This past summer (2018), I was determined to familiarize my youngest with the NJ Transit. Of course that means we had to go into the city. One of our destinations was the Metropolitan Museum of Art. Our visit to the Met Museum was an experience worth having. First, from where we live, it is not easy to take public transportation to get there. It is a long bus ride, a subway train ride, and a few miles walk across the Central Park. The walk would have been nice, except that day the weather decided to be hot and humid. That is exactly what we signed up for.
***Please note that all the photos in the museum were taken for personal use and without a flash.***
The Museum is lovely. It always is. It is crowded on any day of the week. There have never been a time where I would visit and there would hardly be anyone there. There were tourists from every country. I lost count of how many different languages we heard. There were camp groups, summer school groups, grandparents with grand kids. So many people! It didn’t matter though, the museum is large enough to welcome everyone into it comfortably.
One thing that I forgot is that the pay as you wish admission to the museum is for NYC residents only. I am no longer a NYC resident, and there is now discount if you are from Jersey. Oops. The good thing is that kids 12 and under are free.
We had no plan, we rarely do. We just started walking through many wings, without a real destination, and walked until we got tired. It was a lot to absorb. Finally, it was time to break for lunch in the cafe. After the lunch the walking got more intentional. The kids came there for the music display, and the Egyptian artifacts, so we had to make a point to see those. I came there for the impressionists. So we had to meander our way there.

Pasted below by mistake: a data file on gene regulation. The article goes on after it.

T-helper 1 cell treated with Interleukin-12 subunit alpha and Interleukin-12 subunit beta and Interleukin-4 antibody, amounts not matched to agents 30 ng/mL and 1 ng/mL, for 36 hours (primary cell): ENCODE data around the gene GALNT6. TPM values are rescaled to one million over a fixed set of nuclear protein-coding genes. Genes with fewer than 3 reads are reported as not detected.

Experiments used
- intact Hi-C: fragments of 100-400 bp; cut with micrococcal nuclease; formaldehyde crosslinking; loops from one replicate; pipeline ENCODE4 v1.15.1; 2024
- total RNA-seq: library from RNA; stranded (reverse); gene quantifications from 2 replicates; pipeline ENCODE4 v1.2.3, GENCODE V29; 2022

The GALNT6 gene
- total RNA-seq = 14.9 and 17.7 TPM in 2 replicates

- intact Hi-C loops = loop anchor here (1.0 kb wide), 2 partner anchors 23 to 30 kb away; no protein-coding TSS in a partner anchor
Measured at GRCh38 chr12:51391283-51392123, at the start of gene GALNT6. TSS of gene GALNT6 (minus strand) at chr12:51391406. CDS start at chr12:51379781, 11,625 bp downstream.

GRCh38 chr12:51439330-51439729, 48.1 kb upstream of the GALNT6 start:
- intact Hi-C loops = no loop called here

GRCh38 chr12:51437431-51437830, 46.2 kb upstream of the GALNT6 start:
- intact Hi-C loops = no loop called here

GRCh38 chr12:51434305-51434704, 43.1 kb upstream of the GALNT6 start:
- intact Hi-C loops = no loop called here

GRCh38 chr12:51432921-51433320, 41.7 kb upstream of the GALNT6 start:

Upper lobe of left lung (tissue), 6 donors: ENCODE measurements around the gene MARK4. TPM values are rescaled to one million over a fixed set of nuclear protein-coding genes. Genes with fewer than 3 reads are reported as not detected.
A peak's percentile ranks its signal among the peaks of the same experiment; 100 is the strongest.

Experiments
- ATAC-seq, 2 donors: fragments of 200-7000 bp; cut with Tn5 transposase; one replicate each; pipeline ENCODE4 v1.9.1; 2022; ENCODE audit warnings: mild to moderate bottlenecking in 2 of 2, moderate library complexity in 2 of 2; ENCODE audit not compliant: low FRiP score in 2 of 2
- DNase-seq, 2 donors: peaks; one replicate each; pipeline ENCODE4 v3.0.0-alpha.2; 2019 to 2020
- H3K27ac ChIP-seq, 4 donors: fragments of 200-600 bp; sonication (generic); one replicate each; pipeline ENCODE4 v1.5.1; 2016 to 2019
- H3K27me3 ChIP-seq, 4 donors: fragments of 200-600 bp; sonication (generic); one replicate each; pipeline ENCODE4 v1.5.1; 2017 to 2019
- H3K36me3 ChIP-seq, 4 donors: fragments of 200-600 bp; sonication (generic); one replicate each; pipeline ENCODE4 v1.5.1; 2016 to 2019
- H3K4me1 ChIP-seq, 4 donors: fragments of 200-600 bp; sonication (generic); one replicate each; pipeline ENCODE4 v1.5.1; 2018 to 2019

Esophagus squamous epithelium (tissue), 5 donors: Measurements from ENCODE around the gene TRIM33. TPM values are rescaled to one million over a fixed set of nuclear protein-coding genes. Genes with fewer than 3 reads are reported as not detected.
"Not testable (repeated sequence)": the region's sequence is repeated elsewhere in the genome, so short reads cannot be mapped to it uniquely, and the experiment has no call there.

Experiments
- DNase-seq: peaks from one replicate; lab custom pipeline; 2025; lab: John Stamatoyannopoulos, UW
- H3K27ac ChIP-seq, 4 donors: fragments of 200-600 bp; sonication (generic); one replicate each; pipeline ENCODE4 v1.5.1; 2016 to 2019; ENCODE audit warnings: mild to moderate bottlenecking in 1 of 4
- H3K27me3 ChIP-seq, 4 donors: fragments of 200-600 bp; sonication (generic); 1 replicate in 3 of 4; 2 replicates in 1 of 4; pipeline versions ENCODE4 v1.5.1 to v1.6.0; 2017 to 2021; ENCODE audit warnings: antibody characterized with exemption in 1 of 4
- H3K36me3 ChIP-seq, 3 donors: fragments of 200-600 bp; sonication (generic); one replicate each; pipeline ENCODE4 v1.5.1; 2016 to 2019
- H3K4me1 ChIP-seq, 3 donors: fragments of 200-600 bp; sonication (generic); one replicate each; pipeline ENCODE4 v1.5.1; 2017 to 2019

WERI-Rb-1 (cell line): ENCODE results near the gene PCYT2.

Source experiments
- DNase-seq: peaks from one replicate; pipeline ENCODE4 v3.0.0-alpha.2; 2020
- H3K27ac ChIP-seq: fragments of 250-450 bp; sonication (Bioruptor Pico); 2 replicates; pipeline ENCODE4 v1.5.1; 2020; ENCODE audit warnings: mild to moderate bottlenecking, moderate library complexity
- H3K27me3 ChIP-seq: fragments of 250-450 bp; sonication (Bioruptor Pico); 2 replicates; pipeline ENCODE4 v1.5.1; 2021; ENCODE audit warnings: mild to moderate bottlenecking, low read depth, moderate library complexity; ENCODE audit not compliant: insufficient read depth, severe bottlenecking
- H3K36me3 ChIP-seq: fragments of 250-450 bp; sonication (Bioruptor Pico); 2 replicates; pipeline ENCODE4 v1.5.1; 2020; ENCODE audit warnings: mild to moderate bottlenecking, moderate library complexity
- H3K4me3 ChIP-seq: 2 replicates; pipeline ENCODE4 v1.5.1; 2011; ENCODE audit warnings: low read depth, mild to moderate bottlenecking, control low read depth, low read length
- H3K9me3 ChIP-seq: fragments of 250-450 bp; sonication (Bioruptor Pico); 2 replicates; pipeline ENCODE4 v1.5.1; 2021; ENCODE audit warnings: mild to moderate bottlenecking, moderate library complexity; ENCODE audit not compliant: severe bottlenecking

Throughout the museum we met lots and lots of docents. Some were fantastic, making the kids laugh, telling them stories about the paintings. Some of them were your regular run of the mill shushing docents. We did spend some time barking at the kids: “no running”, “don’t come to close”, “no touching”, “keep your hands in your pockets”. At the end all was well. While our kids are not strangers to being in an art museum, I think this one overwhelmed them. Just the sheer amount of visual information and the noise. They did great despite that.
We probably spent the most time looking at the music wing. There was a violin that my 11 year old wanted to see for wings in person, and I am glad he got the opportunity to do so.
After our lunch I spotted one of my favorite Tiffany stained glass windows. I was beyond excited to see it in real life.
The Byzantine fashion display was.. ummm.. interesting. There was something very unsettling about it, maybe it was the music. Maybe that all the manikins had their eyes closed. Maybe the incense smell I thought was present through the room. Creepy, and I liked it.
Nothing ever beats seeing the ancient artifacts up close. Just a note, it is so easy to lose the kids in the museum. Not that we did, but it is super easy.
Finally, we made it to see the impressionists and post-impressionists. They are always incredible to see. For me, anyway. At the end of the day, even my non-artsy 11 year old was inspired to paint by one of Monet’s winter scenes that he saw in the museum.
As everything else, they have a website, so you can check out the current exhibits, hours and admission.
We went out for our walk back through the hot and humid Central Park, and out for ice cream before getting back on the subway.
By the time we got on the bus home, everyone was exhausted. It was a good day out.